1898-1904: Twentieth Century NT, changed order of books to chronological
1901-1910: Edward VII king of England
1901: American Standard Version, recension of the RV, included words/phrases preferred by Americans, follows Greek order of words
1901: Pentecostal Church formed in Topeka, Kansas in reaction to loss of evangelical fervor among Methodists and other denominations
1902: Richard Weymouth NT, a careful literary translation
1903-1914: Pope Pius X, most recent Pope to be canonized
1910-1936: George V king of England
1910: 5-point statement of the Presbyterian General Assembly, also used by Fundamentalists
1910-1915: The Fundamentals, a 12-volume collection of essays by 64 British and American scholars and preachers, a foundation of Fundamentalism
1913-1924: James Moffat Bible, 1st one man translation in almost 400 years
1914-1922: Pope Benedict XV
1917: Reported apparition of Mary in Fatima, Portugal, "miracle of the sun" witnessed by between 70,000 and 100,000 people, considered "worthy of belief" by the Catholic Church
1919: World's Christian Fundamentals Association founded
1922-1939: Pope Pius XI
1925: Scopes Trial, caused division among Fundamentalists
1932: Reported apparition of Mary in Beauraing, Belgium, considered "worthy of belief" by the Catholic Church
1933: Reported apparition of Mary in Banneux, Belgium, considered "worthy of belief" by the Catholic Church
1936: Edward VIII king of England, acceeded and abdicated
1936-1952: George VI king of England
1936: Westminster NT, unofficial Catholic version (not commissioned by the Hierarchy)
1939-1958: Pope Pius XII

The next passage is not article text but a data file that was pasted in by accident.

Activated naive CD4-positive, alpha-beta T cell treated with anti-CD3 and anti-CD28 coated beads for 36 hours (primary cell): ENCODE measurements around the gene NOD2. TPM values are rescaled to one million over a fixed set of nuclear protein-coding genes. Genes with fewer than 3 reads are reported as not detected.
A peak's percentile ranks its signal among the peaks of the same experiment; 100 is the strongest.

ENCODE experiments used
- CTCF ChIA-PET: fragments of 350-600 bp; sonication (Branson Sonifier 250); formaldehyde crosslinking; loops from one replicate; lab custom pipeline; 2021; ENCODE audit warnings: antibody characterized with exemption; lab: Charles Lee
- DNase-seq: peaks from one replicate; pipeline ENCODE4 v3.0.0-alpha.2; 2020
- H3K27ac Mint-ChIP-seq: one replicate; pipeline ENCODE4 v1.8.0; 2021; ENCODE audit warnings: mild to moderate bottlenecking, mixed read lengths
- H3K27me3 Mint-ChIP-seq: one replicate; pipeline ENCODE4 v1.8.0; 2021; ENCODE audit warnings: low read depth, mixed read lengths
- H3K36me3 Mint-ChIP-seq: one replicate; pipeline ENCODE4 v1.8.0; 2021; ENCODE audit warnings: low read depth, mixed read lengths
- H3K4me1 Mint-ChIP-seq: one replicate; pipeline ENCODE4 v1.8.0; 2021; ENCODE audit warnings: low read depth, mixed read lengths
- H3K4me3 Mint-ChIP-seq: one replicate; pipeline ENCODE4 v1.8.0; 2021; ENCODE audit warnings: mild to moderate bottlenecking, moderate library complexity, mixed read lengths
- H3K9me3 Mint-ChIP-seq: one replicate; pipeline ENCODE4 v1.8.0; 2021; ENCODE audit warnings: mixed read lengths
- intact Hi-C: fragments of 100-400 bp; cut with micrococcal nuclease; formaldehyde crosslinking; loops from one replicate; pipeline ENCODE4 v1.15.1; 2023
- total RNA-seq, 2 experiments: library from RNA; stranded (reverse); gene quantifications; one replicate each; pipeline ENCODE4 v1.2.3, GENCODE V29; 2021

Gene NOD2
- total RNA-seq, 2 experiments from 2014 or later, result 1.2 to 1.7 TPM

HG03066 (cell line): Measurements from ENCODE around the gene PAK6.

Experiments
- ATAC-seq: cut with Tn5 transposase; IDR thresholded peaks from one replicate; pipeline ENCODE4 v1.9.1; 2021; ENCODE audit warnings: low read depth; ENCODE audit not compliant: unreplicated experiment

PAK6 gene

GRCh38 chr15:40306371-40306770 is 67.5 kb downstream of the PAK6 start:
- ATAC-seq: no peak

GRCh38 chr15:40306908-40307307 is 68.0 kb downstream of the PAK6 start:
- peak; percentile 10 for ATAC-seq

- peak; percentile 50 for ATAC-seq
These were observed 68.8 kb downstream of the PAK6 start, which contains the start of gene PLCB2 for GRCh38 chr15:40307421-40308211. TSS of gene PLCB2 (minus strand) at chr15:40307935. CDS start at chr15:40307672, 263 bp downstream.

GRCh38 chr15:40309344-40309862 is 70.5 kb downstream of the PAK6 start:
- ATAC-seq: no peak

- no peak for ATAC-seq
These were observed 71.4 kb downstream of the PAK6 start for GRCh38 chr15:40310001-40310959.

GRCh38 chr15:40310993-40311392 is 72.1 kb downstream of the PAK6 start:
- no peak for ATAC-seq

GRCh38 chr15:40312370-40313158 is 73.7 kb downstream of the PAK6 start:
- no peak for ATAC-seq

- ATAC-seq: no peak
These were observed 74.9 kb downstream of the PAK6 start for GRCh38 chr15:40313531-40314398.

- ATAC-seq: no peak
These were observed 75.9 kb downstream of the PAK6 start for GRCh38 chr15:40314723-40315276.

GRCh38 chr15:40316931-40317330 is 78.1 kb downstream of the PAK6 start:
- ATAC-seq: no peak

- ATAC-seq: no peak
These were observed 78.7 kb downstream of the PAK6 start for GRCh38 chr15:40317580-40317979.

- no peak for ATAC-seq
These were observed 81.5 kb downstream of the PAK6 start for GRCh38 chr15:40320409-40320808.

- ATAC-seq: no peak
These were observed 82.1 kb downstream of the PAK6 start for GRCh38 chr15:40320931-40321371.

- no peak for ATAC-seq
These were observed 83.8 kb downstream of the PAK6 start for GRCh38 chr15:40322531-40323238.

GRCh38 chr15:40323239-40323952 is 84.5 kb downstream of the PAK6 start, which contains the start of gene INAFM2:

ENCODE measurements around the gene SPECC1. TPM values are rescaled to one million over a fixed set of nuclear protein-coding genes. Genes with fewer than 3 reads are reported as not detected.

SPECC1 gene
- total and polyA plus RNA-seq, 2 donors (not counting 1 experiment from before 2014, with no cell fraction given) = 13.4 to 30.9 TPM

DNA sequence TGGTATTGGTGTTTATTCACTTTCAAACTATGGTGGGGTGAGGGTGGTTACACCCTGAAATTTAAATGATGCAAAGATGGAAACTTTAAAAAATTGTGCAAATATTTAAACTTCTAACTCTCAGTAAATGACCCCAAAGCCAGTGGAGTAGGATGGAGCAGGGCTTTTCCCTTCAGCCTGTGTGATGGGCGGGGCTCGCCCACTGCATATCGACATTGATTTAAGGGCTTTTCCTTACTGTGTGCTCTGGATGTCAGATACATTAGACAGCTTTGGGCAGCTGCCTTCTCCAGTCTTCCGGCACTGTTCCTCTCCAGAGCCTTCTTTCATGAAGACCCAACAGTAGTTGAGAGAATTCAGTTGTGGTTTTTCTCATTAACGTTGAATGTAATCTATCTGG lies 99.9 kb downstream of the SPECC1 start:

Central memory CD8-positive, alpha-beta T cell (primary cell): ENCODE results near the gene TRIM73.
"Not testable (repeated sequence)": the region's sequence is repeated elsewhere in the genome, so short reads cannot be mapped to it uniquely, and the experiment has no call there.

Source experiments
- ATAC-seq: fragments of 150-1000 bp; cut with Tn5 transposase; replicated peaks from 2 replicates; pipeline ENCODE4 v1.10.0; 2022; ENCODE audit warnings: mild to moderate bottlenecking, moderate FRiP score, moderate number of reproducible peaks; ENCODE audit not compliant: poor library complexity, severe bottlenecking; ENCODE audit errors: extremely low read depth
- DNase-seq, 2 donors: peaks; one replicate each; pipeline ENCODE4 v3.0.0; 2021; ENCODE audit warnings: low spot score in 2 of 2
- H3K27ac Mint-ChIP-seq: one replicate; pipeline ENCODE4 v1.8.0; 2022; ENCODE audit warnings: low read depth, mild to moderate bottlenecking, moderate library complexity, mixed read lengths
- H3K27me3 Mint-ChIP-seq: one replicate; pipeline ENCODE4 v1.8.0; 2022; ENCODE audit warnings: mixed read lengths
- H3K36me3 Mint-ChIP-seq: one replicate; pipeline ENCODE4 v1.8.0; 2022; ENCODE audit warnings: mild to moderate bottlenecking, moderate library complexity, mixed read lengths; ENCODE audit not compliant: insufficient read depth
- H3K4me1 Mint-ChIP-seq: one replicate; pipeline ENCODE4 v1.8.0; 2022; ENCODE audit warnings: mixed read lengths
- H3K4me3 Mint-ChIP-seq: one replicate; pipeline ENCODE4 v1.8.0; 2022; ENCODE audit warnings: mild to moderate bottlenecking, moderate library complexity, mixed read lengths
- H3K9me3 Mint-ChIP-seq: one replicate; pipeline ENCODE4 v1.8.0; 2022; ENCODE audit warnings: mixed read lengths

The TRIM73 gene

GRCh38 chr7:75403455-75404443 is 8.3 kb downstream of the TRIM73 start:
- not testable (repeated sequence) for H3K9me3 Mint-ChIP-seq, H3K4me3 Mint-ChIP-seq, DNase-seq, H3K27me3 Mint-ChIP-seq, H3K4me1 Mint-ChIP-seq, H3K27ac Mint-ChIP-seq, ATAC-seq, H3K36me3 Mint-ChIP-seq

1945-1955: Knox Version, from Vulgate, asked for by English Hierarchy
1946-1952: Revised Standard Version, revision of AV "based on consonantal Hebrew text" for OT and best available texts for NT, done in response to changes in English usage
1949: Basic English Bible, only 1000 words, simple and direct style
1949: Discovery of Qumran (Essenes?) scrolls, aka Dead Sea scrolls (see 68)
1952-Present: Elizabeth II queen of England
1957: United Church of Christ founded by ecumenical union of Congregationalists and Evangelical & Reformed, representing Calvinists and Lutherans
1958-1963: Pope John XXIII
1958: J. B. Phillip's NT, uses only commonly spoken language
1959: Statement of Faith (United Church of Christ)
1961: New English Bible, renders original Basic English Bible for private use
1962-1965: Second Vatican Council, 21st ecumenical, announced by Pope John XXIII in 1959, produced 16 documents which became official after approval by the Pope, purpose to renew "ourselves and the flocks committed to us" (Pope John XXIII)
1963-1978: Pope Paul VI
1966: RSV Catholic Edition, a joint effort between Catholics and the Church of England, a big step towards a common Catholic/Protestant Bible
1966: Jerusalem Bible, translation from original languages based on Bible de Jerusalem, Catholic version
1970: Confraternity Version, new Catholic translation from the originals which began before 1939 as a translation from the Vulgate, but ending up as a new translation from the Hebrew (OT) and Greek (NT).
1971: New American Standard Bible, updated the ASV using recent Hebrew and Greek textual discoveries
1978: Pope John Paul I
1978: New International Version, used eclectic Greek text, Massoretic Hebrew text, and current English style
1978-?: Pope John Paul II, reaffirmed conservative moral traditions (The Splendor of Truth) and the forbidding of women in the priesthood
1979-1982?: New King James Bible, complete revision of 1611 AV, updates archaisms while retaining style
1981-?: Reported apparitions of Mary in Medjugorje, Yugoslavia, not yet approved/disapproved by the Catholic Church
1994: Declaration of cooperation between Evangelicals and Catholics